French pharmaceuticals giant Sanofi and Britain's GSK reported on Monday "strong immune responses" in early tests of their COVID-19 vaccine, raising hopes it could join the fight against the pandemic.
The companies said the results of the Phase 2 study will enable them to move to a late-stage trial in the coming weeks--a reversal of fortune after their research was dealt a setback late last year.
The experimental vaccine "achieved strong rates of neutralizing antibody responses, in line with those measured in people who have recovered from COVID-19, in all adult age groups in a Phase 2 study with 722 volunteers," it said in a statement.
"A global pivotal Phase 3 study is expected to start in the coming weeks."
An earlier study in late 2020 showed the vaccine provided a low immune response in older adults. The companies said the vaccine would not be ready until the end of 2021.
The initial failure was a setback that dented French pride as France is the only permanent member of the UN Security Council not to have its own vaccine after successes for Britain, China, Russia and the United States.
In the Philippines, Sanofi was also embroiled in controversy when the company announced that the dengue fever vaccine Dengvaxia was found to increase the risk of disease severity for some people who had received it— after more than 830,000 children in the Philippines had received at least one dose of the vaccine.
But Thomas Triomphe, executive vice president and global head of Sanofi Pasteur, was upbeat about the company’s prospects.
"Our Phase 2 data confirm the potential of this vaccine to play a role in addressing this ongoing global public health crisis," he said.
"As we know multiple vaccines will be needed, especially as variants continue to emerge and the need for effective and booster vaccines, which can be stored at normal temperatures, increases," he said.
The firms are combining a Sanofi-developed antigen, which stimulates the production of germ-killing antibodies, with GSK's adjuvant technology, a substance that bolsters the immune response triggered by a vaccine.
Also on Monday, the Inter-Agency Task Force for the Management of Emerging Infectious Diseases (IATF) moved mayors and governors up the vaccination priority, putting them in the A1.5 category.
Local leaders were previously under the A4 category on the vaccine priority list.
The country has around 1,634 provincial governors and city and municipal mayors.
The country's 1.7 million health care workers make up the A1 category while senior citizens and persons with co-morbidities are part of A2 and A3 categories, respectively.
To date, the Philippines has administered a total of 2,959,829 Covid-19 vaccine doses.
Of this number, 2,245,397 have received their first dose of the vaccine, while 714,432 have received their second dose.
The country now has four brands of COVID-19 vaccines in its inventory—Sinovac’s CoronaVac (China), AstraZeneca (UK), Sputnik V (Russia), and Pfizer (US).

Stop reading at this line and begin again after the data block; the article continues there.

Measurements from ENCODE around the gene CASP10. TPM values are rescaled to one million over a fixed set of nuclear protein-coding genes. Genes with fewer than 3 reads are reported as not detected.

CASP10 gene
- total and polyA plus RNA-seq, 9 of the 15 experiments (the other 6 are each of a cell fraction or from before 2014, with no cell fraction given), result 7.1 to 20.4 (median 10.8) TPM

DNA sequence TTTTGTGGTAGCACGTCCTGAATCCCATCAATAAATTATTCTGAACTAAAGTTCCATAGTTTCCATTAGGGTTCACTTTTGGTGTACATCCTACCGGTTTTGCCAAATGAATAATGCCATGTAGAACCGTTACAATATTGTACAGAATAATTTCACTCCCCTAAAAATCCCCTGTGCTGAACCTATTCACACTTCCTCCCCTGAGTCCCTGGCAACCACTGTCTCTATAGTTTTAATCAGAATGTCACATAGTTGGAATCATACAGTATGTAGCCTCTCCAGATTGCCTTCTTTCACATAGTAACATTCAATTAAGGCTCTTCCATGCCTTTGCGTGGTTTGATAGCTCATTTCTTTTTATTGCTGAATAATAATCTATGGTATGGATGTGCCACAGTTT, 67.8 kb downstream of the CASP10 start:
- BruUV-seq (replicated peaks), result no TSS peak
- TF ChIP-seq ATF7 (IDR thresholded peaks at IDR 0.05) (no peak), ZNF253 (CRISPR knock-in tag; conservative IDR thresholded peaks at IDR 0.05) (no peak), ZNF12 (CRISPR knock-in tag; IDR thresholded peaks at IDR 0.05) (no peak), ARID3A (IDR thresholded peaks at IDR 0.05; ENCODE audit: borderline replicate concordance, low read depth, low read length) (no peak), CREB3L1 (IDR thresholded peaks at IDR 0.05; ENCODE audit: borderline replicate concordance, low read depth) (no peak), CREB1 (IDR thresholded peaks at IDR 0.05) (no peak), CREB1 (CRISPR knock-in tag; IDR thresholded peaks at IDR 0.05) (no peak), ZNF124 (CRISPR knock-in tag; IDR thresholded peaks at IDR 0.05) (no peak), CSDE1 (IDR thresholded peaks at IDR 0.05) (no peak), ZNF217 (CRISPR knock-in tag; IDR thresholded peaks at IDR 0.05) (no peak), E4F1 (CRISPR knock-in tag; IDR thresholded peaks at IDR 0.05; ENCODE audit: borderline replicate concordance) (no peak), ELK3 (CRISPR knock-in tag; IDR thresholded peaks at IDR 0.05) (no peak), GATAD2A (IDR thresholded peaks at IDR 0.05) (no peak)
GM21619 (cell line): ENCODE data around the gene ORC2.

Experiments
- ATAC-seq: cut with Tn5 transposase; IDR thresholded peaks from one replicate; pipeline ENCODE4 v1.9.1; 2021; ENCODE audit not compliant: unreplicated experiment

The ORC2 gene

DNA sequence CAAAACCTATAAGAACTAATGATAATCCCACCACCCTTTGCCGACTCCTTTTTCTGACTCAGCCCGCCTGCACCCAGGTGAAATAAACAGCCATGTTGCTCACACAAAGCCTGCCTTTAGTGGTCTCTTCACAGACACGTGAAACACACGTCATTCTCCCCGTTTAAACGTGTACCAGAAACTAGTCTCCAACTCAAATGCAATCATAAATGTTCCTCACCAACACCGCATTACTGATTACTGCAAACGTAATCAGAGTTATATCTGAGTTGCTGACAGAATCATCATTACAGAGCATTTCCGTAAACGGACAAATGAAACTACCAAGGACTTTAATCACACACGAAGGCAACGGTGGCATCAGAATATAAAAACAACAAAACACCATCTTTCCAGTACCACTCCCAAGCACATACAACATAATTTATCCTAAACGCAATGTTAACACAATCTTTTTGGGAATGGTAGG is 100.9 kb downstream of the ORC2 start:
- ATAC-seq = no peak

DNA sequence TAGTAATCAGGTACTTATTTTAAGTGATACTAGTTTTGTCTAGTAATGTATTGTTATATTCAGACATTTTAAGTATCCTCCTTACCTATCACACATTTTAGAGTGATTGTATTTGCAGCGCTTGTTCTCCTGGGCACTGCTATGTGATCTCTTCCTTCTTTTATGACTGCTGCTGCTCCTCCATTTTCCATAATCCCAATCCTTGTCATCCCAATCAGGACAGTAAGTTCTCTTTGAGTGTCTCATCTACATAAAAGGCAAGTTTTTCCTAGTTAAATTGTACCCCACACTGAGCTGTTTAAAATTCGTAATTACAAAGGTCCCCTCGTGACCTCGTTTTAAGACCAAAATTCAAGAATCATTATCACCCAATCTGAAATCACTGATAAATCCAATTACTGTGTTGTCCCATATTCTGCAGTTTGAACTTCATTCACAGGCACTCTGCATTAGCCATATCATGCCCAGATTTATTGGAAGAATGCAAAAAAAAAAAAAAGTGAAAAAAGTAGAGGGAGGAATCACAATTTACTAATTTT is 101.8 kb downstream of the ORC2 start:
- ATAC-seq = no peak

Presidential spokesman Harry Roque emphasized the need to move mayors and governors up on the vaccine priority list because they are primarily in charge of prevent-detect-isolate-treat-reintegrate (PDITR) measures to slow down COVID-19 infections.
“They are the ones implementing localized lockdowns, vaccination. They are really the instrument in the fight against COVID-19. They may not be doctors, but our local officials—mayors and governors—are the ones on the frontlines in our strategy,” he said in a Palace press briefing.
The country kicked off its vaccination for frontline health care workers on March 1.
The Philippines aims to vaccinate around 50 million to 70 million Filipinos this year.
After initially warning against mixing and matching COVID-19 vaccines, the Health department said it is studying the possibility of using different brands for the first and second shots as well as booster shots that follow.
Health Undersecretary Maria Rosario Vergeire said Health and Sience officials, as well as the Vaccine Expert Panel (VEP), have had several meetings to discuss a study on mixing and matching vaccines.
“The proponent of this trial already presented to us their protocol to study mix-and-match, where you can get another brand aside from the initial brand that you were given,” she said in Filipino.
“Also included in this study is the additional shot, which is a different brand for those who have completed two doses already.”
Vergeire said details of the study, including the source of funding, are still being ironed out.
VEP head Dr. Nina Gloriani earlier said experts were looking into the possible mixing of COVID-19 vaccine brands as the country continues to grapple with a supply shortage.
Dr. Lulu Bravo, executive director of the Philippine Foundation for Vaccination, also said there is "no harm” in mixing vaccine brands.
The Department of Health, however, has not endorsed this practice.
Also on Monday, the head of the Philippine Red Cross (PRC) said Monday the organization would sell Moderna’s COVID-19 vaccines for P3,500 for two doses.
PRC chair Richard Gordon told ANC's Headstart that around 200,000 doses from the US pharmaceutical giant are set to arrive next month.
"If we are going to wait for the [government's] vaccines to come, we will be late," Gordon said.
"Those of you who cannot wait, you pay P3,500 and that's two doses already," Gordon said.
The PRC also procured vaccines from AstraZeneca. However, the vaccines are not expected to arrive until next year, Gordon said.
"With India tightening the [vaccine supply] line, it's hard," he said.
Gordon did not say how the PRC could sell the vaccine that has not yet been approved by the Food and Drug Administration (FDA), which has granted only emergency use authorization for COVID-19 vaccines thus far.